MADRID — Almost a decade after the housing bubble burst in Spain in 2008, the country’s GDP continues to grow in 2017 for the third year in succession, and unemployment rates are dropping. Although economic recovery in Spain seems to be under way, various challenges remain.
A Boom, then a Burst
After Spain adopted the euro in 1999, the country’s economy experienced a boom. Cheap loans helped finance large numbers of construction projects. Housing prices rose by 44 percent between 2004 and 2008, until the bubble burst and Spain was hit hard by the recession. The economy contracted in the following years. Until 2013, unemployment levels rose and reached a level of almost 27 percent. As many borrowers struggled to pay back their loans, several banks experienced great losses.
After the election of the conservative People’s Party (PP) and Prime Minister Mariano Rajoy in 2011, a number of reforms were implemented to stabilize the economy. In 2012, financial support from the EU restructured the banking sector. The banking bailout and recapitalization package were “vital” for economic recovery in Spain, according to the Financial Times, since it allowed credit to flow to private actors again.
Spain also implemented austerity measures – cuts in spending and raising taxes – in order to reduce budget deficits. Spain also reformed the labor market in 2012, giving companies more flexibility to ease the creation of employment.
The Need for Reforms
In some ways, the reforms have come to fruition and steered economic recovery in Spain. Since 2015, the economy is growing again, with GDP growth rates of over three percent in the past two years. In 2017, further growth of at least 2.5 percent is expected. The export sector has grown and diversified, and unemployment has dropped again to 18.4 percent in December 2016.
Yet a look beyond these figures shows that it is yet too early to celebrate. The unemployment is still twice as high as the Eurozone average. Youth unemployment stays at exorbitant rates, 41 percent in February 2017. The labor reforms and the renewed flexibility for employers came at a high cost for workers. Real wages have dropped, a majority of the newly created jobs are based on short-term contracts, and conditions for dismissals eased for employers. This resulted in growing inequality and the emergence of a new class of working poor.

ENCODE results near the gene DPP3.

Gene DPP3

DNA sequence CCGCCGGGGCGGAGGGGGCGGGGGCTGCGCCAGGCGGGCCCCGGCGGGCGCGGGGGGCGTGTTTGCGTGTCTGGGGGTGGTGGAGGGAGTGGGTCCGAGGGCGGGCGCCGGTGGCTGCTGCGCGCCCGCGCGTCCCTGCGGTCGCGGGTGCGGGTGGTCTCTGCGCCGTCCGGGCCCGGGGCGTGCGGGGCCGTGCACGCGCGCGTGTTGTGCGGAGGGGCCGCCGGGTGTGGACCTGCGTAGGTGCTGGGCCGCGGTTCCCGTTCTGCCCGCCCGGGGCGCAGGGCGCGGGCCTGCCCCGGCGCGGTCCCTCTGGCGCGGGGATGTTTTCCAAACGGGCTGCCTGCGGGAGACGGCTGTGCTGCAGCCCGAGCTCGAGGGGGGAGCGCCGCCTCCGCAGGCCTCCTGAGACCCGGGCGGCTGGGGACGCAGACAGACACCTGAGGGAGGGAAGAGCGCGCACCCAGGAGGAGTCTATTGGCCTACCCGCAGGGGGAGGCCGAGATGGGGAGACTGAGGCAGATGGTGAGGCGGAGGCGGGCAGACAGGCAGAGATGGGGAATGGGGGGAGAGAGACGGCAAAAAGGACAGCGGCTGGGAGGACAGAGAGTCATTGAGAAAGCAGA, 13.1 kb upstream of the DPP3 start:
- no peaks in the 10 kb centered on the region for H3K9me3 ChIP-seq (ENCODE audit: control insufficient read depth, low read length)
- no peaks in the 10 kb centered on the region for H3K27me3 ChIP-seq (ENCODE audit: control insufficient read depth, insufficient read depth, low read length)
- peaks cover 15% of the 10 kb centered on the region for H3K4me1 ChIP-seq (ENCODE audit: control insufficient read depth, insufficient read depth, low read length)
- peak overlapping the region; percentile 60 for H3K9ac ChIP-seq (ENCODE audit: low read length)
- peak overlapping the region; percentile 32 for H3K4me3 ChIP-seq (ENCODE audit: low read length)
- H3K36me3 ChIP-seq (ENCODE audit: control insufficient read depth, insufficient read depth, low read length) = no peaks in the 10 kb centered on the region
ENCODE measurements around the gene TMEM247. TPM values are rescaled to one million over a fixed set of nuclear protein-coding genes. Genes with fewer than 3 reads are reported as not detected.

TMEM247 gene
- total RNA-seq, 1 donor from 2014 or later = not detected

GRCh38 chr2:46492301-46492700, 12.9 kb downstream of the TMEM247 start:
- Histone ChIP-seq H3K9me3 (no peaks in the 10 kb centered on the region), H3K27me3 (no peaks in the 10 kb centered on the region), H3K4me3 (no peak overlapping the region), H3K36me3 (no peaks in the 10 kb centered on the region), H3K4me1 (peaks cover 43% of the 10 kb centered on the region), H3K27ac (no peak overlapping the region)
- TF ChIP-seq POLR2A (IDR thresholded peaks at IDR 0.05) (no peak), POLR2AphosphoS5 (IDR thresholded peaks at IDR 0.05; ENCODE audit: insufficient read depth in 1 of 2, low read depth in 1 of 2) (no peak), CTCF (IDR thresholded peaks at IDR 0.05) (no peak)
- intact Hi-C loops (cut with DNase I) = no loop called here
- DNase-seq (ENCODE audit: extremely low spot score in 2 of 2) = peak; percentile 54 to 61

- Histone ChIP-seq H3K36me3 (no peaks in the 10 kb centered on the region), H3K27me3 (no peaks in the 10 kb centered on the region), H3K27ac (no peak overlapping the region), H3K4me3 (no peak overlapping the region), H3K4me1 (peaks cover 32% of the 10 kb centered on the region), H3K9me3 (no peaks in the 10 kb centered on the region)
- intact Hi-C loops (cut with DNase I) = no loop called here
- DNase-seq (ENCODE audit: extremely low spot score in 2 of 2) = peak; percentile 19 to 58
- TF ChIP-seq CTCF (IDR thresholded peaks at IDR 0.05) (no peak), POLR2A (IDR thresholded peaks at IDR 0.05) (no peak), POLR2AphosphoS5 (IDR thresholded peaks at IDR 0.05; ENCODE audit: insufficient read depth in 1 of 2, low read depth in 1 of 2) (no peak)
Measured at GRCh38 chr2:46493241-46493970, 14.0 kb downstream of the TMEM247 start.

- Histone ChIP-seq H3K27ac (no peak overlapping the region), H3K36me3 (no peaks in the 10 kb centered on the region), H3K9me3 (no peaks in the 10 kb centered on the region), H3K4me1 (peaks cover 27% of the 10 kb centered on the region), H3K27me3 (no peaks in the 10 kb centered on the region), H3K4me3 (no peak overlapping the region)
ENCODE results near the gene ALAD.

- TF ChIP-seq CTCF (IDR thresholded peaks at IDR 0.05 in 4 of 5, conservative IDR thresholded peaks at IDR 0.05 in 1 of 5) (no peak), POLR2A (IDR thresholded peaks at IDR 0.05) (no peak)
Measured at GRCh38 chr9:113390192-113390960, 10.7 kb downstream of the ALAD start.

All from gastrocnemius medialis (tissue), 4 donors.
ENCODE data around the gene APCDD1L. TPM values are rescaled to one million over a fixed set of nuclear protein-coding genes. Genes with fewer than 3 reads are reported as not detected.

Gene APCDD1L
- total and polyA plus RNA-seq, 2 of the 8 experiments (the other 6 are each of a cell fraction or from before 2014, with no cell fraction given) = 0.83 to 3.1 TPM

A report of the European Commission stated in February 2017, that the economic growth has only led to a minimal drop in poverty. The report outlines that the high levels of temporary employment have negative social and fiscal implications and affect productivity. The limitedness of social benefits and support for families compared to other EU member states were also criticized.
In 2017, Spain is still confronted with many challenges. Unemployment, as well as poverty rates, remain high. The labor market conditions result in a loss of human capital, as many of the educated youth leave the country. In the first months of the year, the inflation rate has also increased, potentially threatening further economic growth.
The crisis has also taken its toll on Spain’s political stability. The austerity measures and labor reforms were hugely unpopular and, combined with corruption scandals, led to an erosion of support for the PP. In 2016, the country underwent a political deadlock without a government for ten months, after two general elections remained inconclusive without a simple majority. In October, Rajoy’s party was able to return to power as a minority government.
To reach decisions, the PP is now forced to compromise in parliament. The second strongest party is the Spanish Socialist Workers’ Party (PSOE), followed by Podemos, both democratic socialist forces. This shows in the 2017 budget plan that is steering away from the previous rigidity of austerity.
The budget increases spending on social measures to reduce child poverty and support the unemployed, but also holds onto the objective to decrease public deficit spending further.
According to an OECD economic forecast published in June, economic recovery in Spain “is projected to remain robust in 2017 and 2018, although at a more moderate pace.” As conservative and left-leaning forces now have to compromise in parliament, there is hope that the economy will not only grow further, but that larger parts of the population will profit from the progress as the focus on equality increases.
– Lena Riebl